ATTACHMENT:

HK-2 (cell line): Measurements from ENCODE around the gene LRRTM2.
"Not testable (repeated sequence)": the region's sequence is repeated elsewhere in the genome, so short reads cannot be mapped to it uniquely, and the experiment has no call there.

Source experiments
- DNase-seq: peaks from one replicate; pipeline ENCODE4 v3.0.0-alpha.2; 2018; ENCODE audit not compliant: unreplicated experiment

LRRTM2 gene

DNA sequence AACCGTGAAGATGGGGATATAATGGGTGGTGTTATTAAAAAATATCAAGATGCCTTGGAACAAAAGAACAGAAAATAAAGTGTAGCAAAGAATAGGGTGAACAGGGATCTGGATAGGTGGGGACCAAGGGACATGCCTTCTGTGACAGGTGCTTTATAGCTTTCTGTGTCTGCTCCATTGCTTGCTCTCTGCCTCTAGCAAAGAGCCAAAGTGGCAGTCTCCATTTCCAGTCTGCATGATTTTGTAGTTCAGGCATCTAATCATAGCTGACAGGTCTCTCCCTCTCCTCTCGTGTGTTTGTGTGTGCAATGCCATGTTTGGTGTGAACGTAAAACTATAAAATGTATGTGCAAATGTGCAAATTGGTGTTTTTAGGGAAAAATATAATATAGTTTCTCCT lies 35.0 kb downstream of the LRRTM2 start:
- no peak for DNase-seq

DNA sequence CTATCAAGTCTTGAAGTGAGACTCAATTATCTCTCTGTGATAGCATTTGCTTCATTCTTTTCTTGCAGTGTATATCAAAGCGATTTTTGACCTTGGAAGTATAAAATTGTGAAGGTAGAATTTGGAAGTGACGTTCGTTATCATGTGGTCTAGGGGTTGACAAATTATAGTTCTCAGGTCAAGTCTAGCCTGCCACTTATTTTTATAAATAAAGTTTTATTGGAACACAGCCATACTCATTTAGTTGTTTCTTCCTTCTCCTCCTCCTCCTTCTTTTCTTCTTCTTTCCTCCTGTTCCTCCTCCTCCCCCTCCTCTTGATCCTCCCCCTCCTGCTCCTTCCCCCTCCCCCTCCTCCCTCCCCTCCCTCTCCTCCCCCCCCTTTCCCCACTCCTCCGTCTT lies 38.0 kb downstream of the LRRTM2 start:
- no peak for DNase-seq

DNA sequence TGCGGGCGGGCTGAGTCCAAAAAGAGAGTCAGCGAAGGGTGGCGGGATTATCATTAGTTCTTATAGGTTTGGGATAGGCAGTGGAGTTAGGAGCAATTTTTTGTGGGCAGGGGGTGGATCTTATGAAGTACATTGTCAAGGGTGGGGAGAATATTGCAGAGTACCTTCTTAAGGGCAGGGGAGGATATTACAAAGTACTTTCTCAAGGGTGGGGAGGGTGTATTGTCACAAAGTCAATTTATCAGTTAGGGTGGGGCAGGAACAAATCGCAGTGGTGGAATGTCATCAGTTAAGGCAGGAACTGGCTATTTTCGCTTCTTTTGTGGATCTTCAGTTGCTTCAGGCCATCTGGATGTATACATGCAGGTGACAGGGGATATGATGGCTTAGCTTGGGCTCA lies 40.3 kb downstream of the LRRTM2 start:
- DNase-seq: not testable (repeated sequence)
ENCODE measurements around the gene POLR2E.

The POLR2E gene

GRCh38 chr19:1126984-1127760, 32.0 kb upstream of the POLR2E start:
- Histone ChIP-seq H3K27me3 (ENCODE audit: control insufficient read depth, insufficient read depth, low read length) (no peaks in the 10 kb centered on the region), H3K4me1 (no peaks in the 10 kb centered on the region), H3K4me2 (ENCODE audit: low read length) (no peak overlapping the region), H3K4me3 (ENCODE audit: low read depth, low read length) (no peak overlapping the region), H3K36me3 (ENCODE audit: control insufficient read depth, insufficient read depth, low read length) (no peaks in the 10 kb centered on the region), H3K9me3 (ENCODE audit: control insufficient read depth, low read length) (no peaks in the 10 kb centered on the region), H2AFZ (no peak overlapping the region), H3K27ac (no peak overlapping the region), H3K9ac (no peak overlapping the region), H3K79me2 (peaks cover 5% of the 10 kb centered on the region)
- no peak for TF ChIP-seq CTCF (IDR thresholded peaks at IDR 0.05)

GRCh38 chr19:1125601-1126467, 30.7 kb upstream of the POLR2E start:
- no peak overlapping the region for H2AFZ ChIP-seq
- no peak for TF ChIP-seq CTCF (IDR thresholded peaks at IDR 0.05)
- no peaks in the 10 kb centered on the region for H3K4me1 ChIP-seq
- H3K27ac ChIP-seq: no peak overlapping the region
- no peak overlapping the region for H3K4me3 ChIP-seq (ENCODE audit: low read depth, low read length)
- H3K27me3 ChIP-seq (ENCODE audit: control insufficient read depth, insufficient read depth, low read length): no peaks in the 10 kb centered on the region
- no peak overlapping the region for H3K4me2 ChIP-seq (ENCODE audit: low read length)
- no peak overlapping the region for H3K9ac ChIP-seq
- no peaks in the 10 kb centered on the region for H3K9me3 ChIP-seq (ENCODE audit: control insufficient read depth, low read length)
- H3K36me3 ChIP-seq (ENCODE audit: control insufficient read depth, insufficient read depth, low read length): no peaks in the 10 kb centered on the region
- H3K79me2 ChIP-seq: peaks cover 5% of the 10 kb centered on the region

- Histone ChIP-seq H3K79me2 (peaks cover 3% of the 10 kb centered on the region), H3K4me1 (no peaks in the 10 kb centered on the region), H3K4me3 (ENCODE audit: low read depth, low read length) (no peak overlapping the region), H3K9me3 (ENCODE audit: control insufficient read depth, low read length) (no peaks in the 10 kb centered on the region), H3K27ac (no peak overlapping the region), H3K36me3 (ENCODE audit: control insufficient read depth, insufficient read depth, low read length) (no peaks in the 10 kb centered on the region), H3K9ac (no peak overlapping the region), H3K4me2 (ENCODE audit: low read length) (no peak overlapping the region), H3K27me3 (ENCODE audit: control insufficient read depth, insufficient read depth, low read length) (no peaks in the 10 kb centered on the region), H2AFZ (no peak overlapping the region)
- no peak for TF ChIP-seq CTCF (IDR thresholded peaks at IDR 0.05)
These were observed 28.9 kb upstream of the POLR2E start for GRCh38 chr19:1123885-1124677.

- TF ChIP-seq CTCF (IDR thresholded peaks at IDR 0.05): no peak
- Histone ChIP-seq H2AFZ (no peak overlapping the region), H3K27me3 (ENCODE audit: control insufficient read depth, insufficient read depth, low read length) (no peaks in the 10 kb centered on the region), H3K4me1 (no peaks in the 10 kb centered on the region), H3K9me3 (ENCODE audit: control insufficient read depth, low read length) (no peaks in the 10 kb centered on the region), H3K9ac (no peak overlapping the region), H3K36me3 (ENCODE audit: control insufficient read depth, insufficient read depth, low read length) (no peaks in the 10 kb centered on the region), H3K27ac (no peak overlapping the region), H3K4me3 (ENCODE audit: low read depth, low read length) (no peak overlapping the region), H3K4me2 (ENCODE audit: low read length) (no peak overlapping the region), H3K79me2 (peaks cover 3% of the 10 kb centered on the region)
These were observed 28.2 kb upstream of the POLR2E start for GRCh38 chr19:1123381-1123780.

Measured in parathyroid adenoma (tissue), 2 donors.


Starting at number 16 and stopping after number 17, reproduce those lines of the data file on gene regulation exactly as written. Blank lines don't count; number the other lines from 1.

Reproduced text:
- no peak for TF ChIP-seq CTCF (IDR thresholded peaks at IDR 0.05)

GRCh38 chr19:1125601-1126467, 30.7 kb upstream of the POLR2E start: